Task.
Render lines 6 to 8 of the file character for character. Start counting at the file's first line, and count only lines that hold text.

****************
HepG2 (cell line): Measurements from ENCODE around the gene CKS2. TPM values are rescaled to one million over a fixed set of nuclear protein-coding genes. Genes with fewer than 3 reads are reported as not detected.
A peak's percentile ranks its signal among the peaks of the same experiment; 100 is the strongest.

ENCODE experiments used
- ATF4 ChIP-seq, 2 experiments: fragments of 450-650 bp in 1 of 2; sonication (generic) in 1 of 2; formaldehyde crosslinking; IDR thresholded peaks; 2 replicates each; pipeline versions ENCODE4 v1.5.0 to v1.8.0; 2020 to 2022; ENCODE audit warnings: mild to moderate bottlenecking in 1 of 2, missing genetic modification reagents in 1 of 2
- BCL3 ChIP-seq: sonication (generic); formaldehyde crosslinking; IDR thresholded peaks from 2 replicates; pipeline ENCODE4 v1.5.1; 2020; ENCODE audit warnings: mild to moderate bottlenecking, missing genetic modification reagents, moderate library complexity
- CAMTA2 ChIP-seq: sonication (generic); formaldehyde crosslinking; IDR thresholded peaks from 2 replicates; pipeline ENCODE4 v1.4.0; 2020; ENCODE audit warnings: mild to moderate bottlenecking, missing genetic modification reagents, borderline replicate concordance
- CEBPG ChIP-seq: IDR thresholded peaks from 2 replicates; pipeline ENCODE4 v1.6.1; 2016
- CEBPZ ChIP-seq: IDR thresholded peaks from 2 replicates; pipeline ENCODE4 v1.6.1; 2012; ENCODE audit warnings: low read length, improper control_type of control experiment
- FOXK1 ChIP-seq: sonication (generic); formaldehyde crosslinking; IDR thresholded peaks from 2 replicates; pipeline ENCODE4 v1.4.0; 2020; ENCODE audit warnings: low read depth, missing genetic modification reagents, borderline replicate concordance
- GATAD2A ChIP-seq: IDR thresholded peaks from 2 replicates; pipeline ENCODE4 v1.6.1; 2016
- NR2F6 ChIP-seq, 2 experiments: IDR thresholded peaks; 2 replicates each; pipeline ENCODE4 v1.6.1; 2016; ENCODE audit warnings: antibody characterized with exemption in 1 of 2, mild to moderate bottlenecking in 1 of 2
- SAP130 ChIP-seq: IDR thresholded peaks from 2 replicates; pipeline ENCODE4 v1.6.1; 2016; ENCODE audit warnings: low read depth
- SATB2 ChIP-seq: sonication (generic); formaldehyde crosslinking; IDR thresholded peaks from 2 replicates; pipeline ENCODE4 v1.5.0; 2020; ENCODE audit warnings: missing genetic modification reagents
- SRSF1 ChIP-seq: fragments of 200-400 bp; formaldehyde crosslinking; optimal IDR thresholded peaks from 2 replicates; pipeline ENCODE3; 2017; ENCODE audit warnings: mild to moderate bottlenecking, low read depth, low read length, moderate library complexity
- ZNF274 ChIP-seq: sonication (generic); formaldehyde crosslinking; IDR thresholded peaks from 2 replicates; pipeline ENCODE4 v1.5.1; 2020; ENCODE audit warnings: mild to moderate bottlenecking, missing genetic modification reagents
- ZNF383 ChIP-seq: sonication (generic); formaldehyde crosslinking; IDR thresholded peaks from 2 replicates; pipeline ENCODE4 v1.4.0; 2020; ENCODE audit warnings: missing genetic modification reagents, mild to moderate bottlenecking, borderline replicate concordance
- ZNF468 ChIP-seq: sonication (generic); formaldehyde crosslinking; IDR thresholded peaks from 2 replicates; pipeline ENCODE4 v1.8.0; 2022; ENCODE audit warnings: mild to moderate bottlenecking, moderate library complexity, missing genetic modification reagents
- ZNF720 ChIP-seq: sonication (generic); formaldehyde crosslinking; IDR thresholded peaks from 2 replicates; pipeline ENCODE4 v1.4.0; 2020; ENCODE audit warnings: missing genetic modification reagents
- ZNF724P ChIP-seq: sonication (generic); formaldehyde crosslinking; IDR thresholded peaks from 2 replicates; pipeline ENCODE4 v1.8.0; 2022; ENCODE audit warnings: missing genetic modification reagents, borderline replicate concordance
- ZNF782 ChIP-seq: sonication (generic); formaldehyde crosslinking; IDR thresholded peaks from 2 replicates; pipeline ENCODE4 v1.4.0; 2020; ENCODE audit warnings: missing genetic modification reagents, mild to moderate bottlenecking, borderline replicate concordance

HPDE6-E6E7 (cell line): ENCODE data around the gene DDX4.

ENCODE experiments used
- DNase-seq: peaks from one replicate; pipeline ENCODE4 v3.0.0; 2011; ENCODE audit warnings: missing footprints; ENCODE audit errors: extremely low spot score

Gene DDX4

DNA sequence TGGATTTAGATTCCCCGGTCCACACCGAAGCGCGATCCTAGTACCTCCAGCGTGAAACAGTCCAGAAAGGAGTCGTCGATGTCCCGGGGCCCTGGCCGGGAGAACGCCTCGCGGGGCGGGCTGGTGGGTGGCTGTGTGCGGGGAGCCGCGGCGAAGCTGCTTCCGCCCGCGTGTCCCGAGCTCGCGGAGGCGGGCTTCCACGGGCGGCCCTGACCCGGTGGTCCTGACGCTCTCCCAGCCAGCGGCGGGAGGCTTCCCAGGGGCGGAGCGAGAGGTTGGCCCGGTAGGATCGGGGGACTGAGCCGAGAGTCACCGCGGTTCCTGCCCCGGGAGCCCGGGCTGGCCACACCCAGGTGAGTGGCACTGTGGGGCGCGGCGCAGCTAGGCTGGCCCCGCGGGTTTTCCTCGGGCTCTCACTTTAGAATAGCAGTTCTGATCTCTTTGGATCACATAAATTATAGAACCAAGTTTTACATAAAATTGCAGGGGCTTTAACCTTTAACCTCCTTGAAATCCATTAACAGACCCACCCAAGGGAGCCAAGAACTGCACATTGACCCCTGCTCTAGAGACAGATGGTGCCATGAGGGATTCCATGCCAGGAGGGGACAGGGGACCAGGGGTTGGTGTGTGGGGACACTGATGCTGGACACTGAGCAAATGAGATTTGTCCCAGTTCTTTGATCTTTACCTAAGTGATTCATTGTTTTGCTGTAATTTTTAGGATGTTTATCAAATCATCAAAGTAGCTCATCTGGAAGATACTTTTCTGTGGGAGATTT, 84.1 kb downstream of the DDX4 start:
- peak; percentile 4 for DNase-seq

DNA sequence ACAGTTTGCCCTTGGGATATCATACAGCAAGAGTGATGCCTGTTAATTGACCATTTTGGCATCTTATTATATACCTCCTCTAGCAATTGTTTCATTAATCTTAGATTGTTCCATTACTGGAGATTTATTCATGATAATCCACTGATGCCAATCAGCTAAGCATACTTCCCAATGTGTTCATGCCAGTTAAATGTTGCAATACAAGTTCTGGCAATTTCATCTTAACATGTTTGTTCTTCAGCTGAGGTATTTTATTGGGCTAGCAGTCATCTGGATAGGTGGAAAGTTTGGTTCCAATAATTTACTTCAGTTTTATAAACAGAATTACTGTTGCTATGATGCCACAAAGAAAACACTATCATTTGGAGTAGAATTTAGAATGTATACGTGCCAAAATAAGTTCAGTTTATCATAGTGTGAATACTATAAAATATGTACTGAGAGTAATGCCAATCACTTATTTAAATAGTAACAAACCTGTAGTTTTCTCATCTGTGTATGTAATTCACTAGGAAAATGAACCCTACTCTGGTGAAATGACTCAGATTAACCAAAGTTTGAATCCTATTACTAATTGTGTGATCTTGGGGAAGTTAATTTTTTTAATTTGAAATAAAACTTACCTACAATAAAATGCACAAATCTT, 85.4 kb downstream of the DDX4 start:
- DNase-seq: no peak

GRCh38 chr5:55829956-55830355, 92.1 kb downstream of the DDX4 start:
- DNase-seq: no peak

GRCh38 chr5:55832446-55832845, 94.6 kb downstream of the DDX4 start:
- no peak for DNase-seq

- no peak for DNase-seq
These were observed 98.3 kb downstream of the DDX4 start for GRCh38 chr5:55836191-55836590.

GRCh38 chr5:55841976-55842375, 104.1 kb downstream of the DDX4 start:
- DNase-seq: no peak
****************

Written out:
- CAMTA2 ChIP-seq: sonication (generic); formaldehyde crosslinking; IDR thresholded peaks from 2 replicates; pipeline ENCODE4 v1.4.0; 2020; ENCODE audit warnings: mild to moderate bottlenecking, missing genetic modification reagents, borderline replicate concordance
- CEBPG ChIP-seq: IDR thresholded peaks from 2 replicates; pipeline ENCODE4 v1.6.1; 2016
- CEBPZ ChIP-seq: IDR thresholded peaks from 2 replicates; pipeline ENCODE4 v1.6.1; 2012; ENCODE audit warnings: low read length, improper control_type of control experiment